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A Private Equity Approach To Fundraising?

Posted by Mark Freeman
Mark Freeman
Mark Freeman & Associates was established by Mark Freeman to bring together a number of trusted associates who...
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on Tuesday, 26 March 2013 in Freeman Blog

The other week a client was discussing with us the need to update their fundraising strategy – it wasn’t generating enough income for the costs involved. 

Their thinking was that investment in a new fundraising strategy should come out of their investment portfolio, also being reviewed at the time. 

So, we set about looking at taking say £3 million out of their investments of £10 million and investing it into the fundraising strategy (a logical place to start since they’d been getting only just above zero real return for the last four years!)

The idea was that £3 million was to be invested to return £1 million over a period of 24 to 36 months.  Looks like a good deal - 11% return over three years, or say a real return of 8% - much better than the equity markets.  However, here’s the crunch…the risk was much higher than the equity markets, with nearly 80% potential that the investment would be lost, or that the time horizon would, as often happens, extend to five or even seven years.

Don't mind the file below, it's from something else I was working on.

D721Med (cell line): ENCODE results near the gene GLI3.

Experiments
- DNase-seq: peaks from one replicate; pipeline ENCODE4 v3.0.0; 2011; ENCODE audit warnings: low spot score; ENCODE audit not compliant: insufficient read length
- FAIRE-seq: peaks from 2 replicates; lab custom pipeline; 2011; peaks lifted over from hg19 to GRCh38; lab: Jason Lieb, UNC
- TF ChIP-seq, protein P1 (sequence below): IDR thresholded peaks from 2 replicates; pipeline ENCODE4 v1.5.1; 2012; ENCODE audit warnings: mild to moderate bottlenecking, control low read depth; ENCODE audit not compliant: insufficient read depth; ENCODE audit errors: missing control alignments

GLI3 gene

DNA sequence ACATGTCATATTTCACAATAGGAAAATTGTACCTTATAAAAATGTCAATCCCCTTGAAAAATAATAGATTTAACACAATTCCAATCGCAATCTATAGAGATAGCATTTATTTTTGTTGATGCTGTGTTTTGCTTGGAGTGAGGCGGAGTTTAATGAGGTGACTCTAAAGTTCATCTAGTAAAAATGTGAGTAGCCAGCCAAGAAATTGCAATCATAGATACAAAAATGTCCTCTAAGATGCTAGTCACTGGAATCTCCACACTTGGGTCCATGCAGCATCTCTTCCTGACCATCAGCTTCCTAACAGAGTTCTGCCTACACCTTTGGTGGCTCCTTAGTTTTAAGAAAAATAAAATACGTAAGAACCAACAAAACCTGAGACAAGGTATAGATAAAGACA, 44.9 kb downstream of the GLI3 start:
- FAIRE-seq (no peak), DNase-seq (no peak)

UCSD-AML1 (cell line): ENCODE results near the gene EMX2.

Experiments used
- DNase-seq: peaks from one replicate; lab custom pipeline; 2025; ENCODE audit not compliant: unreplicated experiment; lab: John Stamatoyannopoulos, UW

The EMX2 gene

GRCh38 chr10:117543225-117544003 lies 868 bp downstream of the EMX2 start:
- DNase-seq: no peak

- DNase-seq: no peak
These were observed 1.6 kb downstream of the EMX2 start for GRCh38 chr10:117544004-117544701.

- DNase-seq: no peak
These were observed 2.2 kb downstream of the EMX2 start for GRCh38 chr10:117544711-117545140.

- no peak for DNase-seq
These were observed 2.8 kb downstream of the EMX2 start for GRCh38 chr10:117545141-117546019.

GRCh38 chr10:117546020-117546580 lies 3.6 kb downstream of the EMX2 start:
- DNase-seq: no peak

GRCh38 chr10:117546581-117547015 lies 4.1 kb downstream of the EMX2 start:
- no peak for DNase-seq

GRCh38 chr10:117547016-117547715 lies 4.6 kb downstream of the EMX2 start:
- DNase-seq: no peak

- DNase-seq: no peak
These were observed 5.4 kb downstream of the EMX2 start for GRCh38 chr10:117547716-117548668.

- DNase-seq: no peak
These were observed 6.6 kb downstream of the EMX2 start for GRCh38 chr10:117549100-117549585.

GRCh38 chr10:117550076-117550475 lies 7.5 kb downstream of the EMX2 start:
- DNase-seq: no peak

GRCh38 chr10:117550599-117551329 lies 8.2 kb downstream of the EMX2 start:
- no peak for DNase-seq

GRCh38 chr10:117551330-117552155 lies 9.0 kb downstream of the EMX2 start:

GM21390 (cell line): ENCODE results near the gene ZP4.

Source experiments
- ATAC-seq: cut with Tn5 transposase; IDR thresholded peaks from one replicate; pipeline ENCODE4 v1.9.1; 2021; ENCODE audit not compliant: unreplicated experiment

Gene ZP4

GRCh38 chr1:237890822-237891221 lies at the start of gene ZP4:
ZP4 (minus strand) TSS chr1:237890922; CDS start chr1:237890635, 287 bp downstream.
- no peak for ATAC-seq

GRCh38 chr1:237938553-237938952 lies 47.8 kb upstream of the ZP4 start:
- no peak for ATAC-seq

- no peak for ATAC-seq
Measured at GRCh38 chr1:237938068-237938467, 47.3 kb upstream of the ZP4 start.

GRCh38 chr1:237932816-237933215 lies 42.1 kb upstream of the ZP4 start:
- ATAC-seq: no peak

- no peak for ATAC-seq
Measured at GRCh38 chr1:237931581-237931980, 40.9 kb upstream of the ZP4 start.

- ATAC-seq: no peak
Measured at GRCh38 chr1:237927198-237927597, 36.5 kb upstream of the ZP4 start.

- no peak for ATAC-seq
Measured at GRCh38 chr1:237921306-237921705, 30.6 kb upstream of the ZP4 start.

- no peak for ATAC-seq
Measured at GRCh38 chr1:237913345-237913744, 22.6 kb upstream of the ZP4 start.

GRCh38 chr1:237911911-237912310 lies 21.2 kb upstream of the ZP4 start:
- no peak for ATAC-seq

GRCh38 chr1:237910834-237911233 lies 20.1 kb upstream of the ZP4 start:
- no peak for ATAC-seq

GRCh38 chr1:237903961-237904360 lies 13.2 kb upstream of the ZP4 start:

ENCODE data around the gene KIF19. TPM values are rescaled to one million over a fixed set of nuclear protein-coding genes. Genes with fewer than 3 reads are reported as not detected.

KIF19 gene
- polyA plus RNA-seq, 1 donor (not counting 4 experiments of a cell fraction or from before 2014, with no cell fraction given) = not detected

Our client hadn’t considered working their investment portfolio.  Had their portfolio been invested like that of other clients we’ve assisted it would have returned 9% per annum - an increase in real value of £4 million over the last four years.  Or four times the return of the proposed fundraising exercise!

Even if you take the most pessimistic reports on likely market returns over the next few years the return for a balanced portfolio should be in the region of 6% to 7%, which offers an acceptable combination of risk and diversification, rather than a very focused high risk strategy. 

So, how did we resolve it with our client?  A two-pronged strategy was agreed.  First they decided to restructure their investment portfolio to work harder, and second they opted to take a smaller portion out of the portfolio to invest in the fundraising strategy.  Hence a balanced approach to risk and return!

Their fundraising idea is similar that of private equity investment – great if it comes off, but not to be totally relied upon.  I just wonder how many more NGOs have missed this approach…to their cost?


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Mark Freeman & Associates was established by Mark Freeman to bring together a number of trusted associates who could offer charities sound professional and practical advice for trustees and senior management.

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